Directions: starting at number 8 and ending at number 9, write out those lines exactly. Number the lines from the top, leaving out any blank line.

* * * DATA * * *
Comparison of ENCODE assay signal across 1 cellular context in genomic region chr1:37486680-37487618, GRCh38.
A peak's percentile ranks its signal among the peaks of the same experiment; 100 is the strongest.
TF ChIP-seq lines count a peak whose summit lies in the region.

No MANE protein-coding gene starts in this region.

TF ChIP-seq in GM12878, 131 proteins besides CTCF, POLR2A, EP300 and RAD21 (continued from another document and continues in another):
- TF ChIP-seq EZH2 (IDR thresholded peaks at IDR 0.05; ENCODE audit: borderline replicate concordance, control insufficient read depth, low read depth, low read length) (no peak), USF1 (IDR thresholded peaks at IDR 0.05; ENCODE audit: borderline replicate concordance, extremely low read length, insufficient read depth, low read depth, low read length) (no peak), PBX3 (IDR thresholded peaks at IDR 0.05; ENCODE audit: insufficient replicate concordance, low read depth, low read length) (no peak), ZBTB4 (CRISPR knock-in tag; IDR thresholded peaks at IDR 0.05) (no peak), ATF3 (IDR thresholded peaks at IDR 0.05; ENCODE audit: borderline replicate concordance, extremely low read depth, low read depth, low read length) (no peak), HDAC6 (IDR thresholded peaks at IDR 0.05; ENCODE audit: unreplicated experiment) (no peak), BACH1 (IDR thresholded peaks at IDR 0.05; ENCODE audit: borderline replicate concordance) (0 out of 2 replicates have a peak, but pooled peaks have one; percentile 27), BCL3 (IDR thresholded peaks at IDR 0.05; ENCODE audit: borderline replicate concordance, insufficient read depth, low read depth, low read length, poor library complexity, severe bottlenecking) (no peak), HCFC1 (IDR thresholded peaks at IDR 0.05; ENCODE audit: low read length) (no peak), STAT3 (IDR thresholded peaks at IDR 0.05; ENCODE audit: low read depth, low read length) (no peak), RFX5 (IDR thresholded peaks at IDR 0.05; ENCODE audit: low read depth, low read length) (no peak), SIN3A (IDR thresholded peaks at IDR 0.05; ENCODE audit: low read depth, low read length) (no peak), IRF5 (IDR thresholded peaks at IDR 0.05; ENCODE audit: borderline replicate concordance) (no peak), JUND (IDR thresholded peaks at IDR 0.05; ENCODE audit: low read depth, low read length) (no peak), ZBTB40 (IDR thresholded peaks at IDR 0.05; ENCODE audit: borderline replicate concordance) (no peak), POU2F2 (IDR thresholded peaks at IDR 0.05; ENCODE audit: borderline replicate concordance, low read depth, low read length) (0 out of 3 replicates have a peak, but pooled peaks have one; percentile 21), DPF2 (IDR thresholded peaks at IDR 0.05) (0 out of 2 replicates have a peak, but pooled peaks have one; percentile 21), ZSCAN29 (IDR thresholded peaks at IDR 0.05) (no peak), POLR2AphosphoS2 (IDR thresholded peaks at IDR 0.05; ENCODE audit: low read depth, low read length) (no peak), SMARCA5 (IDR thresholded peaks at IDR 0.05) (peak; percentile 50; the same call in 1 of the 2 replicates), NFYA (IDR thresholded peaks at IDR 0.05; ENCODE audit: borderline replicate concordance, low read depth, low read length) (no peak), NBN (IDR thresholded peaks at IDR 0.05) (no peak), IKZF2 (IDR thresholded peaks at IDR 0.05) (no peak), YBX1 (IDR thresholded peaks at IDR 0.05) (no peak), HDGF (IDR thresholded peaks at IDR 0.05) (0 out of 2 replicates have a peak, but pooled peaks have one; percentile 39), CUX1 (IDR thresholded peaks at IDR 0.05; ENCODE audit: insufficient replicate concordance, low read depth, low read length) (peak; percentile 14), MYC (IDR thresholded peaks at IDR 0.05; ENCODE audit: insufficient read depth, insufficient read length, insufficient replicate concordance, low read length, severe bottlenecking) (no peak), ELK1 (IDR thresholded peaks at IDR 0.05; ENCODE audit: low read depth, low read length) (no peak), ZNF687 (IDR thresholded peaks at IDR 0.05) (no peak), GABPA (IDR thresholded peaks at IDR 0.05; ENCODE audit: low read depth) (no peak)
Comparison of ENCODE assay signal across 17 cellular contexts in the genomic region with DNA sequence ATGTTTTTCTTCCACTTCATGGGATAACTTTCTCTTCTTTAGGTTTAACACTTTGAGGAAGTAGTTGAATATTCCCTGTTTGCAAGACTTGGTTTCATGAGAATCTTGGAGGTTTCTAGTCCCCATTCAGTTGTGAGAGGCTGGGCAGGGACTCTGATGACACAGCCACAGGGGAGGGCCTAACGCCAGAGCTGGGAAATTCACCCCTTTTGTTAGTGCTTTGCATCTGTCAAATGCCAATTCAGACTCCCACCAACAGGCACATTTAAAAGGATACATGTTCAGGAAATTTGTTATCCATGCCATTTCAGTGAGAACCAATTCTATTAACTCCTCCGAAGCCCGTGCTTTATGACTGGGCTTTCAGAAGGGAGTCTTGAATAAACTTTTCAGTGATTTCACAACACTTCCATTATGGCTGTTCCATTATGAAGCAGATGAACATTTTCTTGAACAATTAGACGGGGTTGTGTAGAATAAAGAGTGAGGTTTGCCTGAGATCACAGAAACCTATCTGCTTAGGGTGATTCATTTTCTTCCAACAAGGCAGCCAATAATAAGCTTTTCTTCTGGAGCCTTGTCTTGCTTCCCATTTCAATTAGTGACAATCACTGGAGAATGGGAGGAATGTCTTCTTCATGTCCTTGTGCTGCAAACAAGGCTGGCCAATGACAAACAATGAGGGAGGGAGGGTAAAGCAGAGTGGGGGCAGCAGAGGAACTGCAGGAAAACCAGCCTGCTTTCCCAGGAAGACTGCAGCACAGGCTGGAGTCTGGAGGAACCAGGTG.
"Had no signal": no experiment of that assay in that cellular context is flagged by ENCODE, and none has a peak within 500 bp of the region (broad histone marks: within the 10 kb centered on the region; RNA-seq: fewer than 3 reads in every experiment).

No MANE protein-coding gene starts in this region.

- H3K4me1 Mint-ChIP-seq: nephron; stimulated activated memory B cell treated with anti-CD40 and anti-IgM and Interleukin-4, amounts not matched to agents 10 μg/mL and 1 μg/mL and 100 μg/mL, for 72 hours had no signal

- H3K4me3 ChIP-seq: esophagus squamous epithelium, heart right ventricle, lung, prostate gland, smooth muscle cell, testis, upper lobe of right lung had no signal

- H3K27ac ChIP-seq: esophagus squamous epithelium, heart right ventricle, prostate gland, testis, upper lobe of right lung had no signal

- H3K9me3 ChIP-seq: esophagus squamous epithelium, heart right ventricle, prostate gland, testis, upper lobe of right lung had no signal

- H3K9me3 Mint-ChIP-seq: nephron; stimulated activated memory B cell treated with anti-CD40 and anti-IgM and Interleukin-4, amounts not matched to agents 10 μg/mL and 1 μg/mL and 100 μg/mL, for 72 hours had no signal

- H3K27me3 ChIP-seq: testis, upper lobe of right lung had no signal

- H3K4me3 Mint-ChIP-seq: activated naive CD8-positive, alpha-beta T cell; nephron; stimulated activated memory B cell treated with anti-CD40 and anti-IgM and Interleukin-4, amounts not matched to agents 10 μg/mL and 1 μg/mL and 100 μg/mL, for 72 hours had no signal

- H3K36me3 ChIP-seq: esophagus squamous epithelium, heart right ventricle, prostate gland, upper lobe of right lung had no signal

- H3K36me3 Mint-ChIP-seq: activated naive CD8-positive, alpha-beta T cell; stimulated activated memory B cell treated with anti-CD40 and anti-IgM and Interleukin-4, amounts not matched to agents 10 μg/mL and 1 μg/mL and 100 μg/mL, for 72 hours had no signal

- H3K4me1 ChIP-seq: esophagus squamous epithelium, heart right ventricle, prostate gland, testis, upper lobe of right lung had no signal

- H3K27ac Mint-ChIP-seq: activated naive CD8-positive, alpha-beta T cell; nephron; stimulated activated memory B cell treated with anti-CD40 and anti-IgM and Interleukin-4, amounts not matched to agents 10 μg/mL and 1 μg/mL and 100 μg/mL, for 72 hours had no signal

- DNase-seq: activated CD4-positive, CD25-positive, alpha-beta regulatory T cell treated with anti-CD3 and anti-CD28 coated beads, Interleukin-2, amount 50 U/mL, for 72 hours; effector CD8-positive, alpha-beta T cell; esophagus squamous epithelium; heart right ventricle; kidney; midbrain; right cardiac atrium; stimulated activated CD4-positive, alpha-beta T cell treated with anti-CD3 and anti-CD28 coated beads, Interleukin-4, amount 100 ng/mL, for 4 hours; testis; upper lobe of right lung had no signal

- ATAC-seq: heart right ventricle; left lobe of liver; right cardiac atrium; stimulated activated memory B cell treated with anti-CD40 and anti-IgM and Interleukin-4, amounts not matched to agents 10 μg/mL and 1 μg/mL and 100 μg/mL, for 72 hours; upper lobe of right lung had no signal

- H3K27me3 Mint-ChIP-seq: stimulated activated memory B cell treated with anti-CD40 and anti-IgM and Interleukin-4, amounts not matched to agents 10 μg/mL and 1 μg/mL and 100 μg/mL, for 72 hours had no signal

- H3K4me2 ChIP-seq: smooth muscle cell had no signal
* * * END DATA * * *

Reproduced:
"Had no signal": no experiment of that assay in that cellular context is flagged by ENCODE, and none has a peak within 500 bp of the region (broad histone marks: within the 10 kb centered on the region; RNA-seq: fewer than 3 reads in every experiment).

No MANE protein-coding gene starts in this region.